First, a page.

Even here at the end of the school year, like most of you I imagine, I am looking toward the next year, thinking about how I can improve my work with teachers and students: searching for new ideas to improve teaching, to communicate more clearly, and to create closer collegial relationships. In between all the personal summer activities, I will read and think and make notes and gather resources. There lately was an article from Education Week titled “Teaching Is Not A Part-Time Job”. Here is the link: http://svteach.wikispaces.com/Teachers'+Work+Goes+Beyond+the+School+Day
I find that I make so many connections to what I observe, on TV sometimes, and in other activities that I do. Yesterday, I watched most of the Indie 500 race, and early in this most prestigious race, I began to apply what I saw to teaching. This time, while the ending holds just one winner, the entire broadcast information held much to be applied to education. First of all, they showed the history of the race, this year 100 years old, with the primitive model-t racers that climbed to 75 mph, to the near-rocket cars of today that reach 220 mph. In between are innovations, tweaking of new applications, brains working overtime to create the best racing (read ‘learning’) possible for the cars. And the drivers themselves today learn they must strengthen their hands, to be able to hold onto the shaking steering wheels at such high speeds, must workout even like the Olympians to be able to endure the nearly four hour race. We too have historical background in education that supports what we do. Innovators in our history have given us basic knowledge that we use again and again, and much of it hasn’t gone out of style. We too have to stay in shape, perhaps not like the Olympians, but most of all, we keep up with the best practices that are proven; to read what we must takes stamina, while to use what we learn takes endurance in the classroom, keeping up with different groups, different individuals.
During the race I noticed that the pit crew was discussed at length, including how much they practiced in order to get ready for the event, how they rehearsed in order to shave even parts of seconds off the time taken to change tires, re-fuel, and make minor adjustments. Teachers often teach to the moment, also making minor changes as they assess what is happening in the group, or to an individual. They form the pit crew that keeps the car going, don’t they, working alongside (or with) the driver?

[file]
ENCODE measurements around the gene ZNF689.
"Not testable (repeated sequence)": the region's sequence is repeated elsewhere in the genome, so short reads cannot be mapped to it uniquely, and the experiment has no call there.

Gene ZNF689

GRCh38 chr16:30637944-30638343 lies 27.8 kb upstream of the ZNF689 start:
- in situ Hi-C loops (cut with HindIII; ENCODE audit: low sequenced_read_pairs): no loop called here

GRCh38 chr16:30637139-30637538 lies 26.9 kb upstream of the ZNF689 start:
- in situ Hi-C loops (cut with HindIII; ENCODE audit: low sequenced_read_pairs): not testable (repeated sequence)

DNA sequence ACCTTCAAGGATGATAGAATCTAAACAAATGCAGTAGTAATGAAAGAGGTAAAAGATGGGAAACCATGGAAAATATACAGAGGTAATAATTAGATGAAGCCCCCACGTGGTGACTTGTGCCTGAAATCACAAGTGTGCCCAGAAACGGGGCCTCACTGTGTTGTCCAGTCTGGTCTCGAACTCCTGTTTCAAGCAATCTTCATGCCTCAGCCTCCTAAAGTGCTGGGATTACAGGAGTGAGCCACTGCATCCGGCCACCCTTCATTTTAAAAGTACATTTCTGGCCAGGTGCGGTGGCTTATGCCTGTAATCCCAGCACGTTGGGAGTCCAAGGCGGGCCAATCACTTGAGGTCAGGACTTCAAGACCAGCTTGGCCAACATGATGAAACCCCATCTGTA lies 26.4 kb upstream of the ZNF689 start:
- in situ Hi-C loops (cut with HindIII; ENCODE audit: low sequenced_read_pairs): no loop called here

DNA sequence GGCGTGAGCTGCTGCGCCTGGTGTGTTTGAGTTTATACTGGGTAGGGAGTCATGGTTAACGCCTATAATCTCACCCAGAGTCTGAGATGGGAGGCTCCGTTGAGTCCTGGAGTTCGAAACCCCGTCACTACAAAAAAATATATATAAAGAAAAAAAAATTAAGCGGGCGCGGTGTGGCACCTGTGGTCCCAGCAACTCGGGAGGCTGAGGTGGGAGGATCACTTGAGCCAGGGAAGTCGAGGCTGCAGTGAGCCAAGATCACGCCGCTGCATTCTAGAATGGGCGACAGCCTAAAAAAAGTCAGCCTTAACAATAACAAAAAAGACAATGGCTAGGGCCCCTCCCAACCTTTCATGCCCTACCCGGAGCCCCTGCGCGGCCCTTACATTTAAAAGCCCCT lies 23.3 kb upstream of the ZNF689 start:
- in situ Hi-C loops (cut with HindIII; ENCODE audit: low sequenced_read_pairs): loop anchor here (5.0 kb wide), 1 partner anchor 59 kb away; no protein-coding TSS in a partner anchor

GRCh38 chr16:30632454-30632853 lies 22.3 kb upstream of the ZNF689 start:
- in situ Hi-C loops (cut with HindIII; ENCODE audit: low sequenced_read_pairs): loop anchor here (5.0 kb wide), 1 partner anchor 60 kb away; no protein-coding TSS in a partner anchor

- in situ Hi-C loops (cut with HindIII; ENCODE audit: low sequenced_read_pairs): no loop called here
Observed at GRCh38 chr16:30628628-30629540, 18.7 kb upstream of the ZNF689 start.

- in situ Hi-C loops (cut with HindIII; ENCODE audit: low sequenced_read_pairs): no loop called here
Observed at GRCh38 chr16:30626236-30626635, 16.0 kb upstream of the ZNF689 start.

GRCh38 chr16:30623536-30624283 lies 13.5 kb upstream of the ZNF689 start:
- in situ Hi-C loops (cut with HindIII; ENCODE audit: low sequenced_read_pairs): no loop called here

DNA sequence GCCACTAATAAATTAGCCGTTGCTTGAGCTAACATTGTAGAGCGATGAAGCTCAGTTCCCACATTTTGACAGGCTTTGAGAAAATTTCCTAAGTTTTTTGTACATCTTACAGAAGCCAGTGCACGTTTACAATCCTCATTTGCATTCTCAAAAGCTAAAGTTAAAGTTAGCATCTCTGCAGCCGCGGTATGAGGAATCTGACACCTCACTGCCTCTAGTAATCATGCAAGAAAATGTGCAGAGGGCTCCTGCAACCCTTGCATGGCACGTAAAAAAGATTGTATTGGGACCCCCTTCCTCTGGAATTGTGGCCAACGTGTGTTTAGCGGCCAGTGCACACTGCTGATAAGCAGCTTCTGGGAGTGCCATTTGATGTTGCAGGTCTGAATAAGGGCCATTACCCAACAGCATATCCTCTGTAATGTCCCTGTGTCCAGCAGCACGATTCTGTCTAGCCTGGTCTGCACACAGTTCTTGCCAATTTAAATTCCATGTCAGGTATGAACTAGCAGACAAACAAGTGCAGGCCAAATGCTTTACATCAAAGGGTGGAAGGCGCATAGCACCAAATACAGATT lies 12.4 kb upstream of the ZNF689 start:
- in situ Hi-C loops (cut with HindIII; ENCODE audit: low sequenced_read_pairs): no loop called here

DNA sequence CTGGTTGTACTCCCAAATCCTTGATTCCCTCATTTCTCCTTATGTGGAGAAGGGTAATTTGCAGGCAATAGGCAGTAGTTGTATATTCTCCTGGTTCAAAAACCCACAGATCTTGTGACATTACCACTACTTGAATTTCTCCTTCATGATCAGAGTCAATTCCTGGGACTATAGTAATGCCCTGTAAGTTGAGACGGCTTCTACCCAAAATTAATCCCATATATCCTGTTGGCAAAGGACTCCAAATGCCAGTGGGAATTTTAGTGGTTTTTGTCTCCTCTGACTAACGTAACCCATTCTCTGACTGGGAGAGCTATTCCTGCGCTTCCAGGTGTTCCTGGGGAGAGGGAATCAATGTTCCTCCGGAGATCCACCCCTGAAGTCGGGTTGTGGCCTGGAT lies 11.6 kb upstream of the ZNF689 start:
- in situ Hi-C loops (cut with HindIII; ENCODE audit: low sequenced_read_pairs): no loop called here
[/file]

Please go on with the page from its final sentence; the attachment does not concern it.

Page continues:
And who is the driver? I believe it’s an ebb and flow between the teacher and the students, a companionship that could be akin to teaching the student to drive, directing with details, teaching as much as you know about learning, then the gradual release so that the student is driving alone. Having learned what is offered as well as possible, the student takes over, practicing, getting the needed help from the pit crew, but this time it’s the driver who must make the crucial decisions that help complete the race. The classroom/students are also the car, also interacting with the driver and given support by the pit crew. One story that resonated with me was the race by Danica Patrick, who placed 10th in this Indie 500. During the race, the car ran hot and the pit crew, all the background help, made changes at every pit stop, trying to reduce the heat, to keep the car running as well as could be, with Danica herself making changes in the way she raced, to give the best chance for success. She didn’t win, but the car did complete the race without breaking down, and the different changes made by the pit crew helped that happen. Hurrah for teachers who keep tweaking their methods in order to differentiate the learning for each student, and achieve success.
I guess that many might think this connection is a little silly, yet when I make connections like this; I share them with my teachers and students, because I want more than anything for them to understand the myriad parts that encompass the practice of teaching and the components of learning. It is hoped that those same teachers and students begin to examine anything they wish to understand more fully, in the minute parts that create success.